Ergot In Cereal Crops

Touring through our cereals this time of year, we may run into black growths in place of a kernel. These ugly plumes are ergot bodies, or sclerotia: a plant disease caused by the Claviceps purpurea fungus. With growing years like this one, with a beautiful mixture of heat and moisture, our crops are thriving, but so are our diseases. The moisture promotes plant growth and flowering, as well as the germination of sclerotia. 

Disease Cycle: How does this work?

The first stage is germination of the sclerotia, which requires a cold period followed by wet soils in the spring. The sclerotia produce small, mushroom-like structures called stromata, which produce wind-borne spores. The wind-borne spores, also called ascospores, land on the florets and enter the ovaries of the early flowering plants.

The second stage is the “honeydew stage.” Here, the florets secrete a sticky ooze of spores called conidia, which are spread by rain and insects. They will continue to spread as long as flowering lasts. The honeydew stage ends once the ovary, or kernel, enlarged and is replaced by the ergot body.

What’s So Bad About It?

Although it doesn’t result in a significant yield loss, Ergot can result in economic loss. This is due to it being a major degrading factor in wheat and barley. In wheat and rye, only 0.04% is allowed in Number 1 grade, and even feed wheat has a low allowance of 0.10%. In barley, the tolerance is lower yet, at 0% for malt and 0.05% for feed. 

Ergot thresholds are this low, as the alkaloids in the ergot can cause ergotism when consumed by humans or livestock. In humans, ergotism can result in alternating burning and freezing sensations, death of extremities, and could even lead to death. In livestock, it can cause lameness, loss of body parts, abortions, seizures, and death. Sub-lethal doses will result in lower growth and performance, loss of milk production, and lack of appetite – all of which are recoverable.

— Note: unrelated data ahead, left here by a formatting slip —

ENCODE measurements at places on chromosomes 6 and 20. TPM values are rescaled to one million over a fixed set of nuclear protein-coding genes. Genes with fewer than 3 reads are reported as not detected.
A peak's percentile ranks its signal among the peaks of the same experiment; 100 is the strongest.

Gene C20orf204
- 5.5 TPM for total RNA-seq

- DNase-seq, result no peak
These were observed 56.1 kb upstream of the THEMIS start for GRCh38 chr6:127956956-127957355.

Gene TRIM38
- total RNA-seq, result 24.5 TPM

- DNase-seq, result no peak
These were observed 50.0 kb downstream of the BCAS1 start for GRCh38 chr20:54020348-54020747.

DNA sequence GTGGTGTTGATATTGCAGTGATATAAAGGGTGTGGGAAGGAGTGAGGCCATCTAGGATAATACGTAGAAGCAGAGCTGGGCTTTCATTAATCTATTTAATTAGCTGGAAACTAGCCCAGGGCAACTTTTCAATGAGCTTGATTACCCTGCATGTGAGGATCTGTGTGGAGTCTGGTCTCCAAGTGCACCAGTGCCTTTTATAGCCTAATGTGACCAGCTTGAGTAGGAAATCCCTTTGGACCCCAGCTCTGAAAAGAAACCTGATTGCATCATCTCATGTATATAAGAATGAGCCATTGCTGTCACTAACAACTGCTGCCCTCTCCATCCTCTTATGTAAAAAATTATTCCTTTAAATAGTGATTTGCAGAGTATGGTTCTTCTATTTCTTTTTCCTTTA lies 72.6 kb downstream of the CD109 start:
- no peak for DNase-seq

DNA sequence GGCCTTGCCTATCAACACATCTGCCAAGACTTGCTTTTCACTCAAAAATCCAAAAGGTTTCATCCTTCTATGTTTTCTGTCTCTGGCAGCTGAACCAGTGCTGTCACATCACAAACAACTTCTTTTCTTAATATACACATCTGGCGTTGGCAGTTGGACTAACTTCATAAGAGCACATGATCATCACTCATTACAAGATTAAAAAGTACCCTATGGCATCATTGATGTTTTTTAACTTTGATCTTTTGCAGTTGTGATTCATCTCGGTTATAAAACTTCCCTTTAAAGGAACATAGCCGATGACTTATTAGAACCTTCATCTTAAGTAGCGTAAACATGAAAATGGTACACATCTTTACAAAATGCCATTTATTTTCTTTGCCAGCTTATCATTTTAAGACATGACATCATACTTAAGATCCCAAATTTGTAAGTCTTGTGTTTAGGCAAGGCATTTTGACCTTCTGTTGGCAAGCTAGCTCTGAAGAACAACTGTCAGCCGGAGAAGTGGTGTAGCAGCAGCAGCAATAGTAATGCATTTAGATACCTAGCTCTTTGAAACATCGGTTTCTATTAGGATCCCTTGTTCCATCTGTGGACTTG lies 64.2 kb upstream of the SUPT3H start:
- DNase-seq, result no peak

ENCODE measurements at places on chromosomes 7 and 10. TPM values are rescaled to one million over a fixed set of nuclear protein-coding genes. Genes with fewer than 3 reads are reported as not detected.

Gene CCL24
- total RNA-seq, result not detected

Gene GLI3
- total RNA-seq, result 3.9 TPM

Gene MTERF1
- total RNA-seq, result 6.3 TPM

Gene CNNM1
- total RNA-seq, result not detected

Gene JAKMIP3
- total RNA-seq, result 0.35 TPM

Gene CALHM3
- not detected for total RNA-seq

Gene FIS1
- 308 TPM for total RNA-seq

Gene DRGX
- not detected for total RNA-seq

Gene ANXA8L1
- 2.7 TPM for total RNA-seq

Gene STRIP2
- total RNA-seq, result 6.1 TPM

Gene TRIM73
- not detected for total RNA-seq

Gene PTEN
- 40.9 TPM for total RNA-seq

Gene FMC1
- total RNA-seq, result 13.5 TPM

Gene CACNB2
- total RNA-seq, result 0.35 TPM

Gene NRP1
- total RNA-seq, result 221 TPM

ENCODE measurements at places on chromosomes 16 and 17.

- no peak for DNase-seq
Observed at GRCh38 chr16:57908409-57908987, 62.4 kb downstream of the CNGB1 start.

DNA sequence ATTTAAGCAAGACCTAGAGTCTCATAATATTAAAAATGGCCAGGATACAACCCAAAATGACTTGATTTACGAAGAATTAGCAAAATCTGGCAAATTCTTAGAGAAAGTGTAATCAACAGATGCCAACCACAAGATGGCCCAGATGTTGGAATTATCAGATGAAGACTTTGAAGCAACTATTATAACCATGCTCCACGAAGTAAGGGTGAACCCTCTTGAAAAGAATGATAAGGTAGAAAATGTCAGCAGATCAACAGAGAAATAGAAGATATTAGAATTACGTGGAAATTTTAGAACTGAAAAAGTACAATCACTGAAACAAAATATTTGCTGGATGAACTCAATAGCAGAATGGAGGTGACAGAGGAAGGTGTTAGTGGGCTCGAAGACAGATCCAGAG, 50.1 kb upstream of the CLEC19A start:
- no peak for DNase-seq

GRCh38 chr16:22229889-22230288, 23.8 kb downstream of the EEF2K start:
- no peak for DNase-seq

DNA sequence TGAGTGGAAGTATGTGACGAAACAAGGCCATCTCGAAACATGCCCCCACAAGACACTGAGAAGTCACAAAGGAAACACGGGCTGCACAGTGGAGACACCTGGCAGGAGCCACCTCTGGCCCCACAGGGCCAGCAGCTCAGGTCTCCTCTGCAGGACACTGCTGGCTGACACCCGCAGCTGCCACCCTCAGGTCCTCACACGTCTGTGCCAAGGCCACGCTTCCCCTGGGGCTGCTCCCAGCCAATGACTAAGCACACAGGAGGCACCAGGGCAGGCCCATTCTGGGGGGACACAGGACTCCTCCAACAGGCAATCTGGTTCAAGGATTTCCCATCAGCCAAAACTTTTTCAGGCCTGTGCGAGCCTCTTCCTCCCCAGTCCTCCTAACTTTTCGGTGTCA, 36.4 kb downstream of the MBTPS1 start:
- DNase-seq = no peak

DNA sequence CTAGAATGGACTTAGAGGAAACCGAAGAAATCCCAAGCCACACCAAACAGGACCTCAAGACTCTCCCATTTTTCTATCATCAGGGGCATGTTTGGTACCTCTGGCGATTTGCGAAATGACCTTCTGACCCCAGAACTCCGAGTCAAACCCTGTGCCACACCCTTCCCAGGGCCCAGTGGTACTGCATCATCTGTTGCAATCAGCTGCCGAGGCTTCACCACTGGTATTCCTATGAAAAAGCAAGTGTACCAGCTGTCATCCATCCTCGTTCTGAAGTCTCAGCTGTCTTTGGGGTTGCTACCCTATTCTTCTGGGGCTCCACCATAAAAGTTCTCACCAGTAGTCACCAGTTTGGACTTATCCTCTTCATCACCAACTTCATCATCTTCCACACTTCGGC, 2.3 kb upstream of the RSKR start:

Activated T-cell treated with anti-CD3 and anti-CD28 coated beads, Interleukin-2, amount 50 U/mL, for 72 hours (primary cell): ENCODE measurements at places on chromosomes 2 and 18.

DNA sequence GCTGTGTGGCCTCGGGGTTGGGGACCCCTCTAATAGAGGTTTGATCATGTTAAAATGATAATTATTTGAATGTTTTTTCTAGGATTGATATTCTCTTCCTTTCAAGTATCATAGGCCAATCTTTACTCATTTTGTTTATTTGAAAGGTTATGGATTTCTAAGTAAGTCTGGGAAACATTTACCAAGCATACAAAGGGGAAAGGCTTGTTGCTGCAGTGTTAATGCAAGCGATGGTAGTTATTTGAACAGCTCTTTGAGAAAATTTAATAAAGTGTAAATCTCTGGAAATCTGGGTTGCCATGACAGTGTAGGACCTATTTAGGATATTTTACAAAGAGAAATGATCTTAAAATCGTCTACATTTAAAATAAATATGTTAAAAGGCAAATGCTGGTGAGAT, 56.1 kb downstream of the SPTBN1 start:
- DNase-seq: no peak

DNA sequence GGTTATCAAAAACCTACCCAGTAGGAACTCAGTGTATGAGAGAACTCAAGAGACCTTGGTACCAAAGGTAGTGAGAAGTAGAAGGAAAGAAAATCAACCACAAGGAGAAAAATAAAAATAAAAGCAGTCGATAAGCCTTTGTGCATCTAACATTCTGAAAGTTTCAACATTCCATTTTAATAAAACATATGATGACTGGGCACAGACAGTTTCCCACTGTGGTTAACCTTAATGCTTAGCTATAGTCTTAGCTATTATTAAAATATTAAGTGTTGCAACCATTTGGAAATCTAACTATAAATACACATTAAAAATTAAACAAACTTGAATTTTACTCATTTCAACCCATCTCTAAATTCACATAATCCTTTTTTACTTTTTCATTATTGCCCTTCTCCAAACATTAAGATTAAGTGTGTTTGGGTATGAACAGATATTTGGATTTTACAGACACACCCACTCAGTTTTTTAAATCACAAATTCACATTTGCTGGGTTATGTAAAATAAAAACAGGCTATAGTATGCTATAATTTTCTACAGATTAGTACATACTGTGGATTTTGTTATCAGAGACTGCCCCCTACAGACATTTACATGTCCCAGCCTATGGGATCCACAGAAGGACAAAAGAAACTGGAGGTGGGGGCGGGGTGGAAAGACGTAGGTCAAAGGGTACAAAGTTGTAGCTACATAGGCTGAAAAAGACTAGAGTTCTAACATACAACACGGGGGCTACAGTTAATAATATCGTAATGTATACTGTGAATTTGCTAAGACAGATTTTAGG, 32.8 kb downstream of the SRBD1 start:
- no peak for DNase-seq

How Can It Be Prevented?

Due to the economic losses ergot can cause, we want to do what we can to prevent this fungus. Ergot doesn’t have much for control methods in the field, however, there are management practices that can help. Your first line of defense against ergot is a crop rotation. The ergot only lives in the soil for one year, so a minimum of a two-year rotation is essential. Other things to keep in mind during seeding are avoiding planting a spring cereal next to a winter cereal crop, and ensuring a uniform plant stand by using seed with good germination, seeding at a constant depth, and using a balanced fertilizer program. Finally, use clean seed! Even two-year-old seed clean of ergot is less likely to spread the disease. Beyond seeding time, risk of ergot can be reduced by sanitizing by mowing around headlands and roadways to remove grasses and other possible hosts, and applying herbicide at the correct rate and timing.

If ergot is inevitable, one should harvest heavily infected areas separate from the rest of the field and deliver the infected seed separately to the elevator or destroy it. One can also clean the seed of ergot using a flotation gravity table, or a colour sorter. If you are concerned about ergot in your field, contact your SynergyAG representative to go over your risk levels. We are here to harness the synergy of your crop production and the environment for your agronomic success!

Karly Rumpel AAg

Sources:

Canada Grain Commission. Ergot. 2019. https://www.grainscanada.gc.ca/en/grain-quality/grain-grading/grading-factors/grading-factors-wheat/ergot.html

Government of Saskatchewan. Ergot of Cereals and Grasses.  ND. https://www.saskatchewan.ca/business/agriculture-natural-resources-and-industry/agribusiness-farmers-and-ranchers/crops-and-irrigation/disease/ergot-of-cereals-and-grasses

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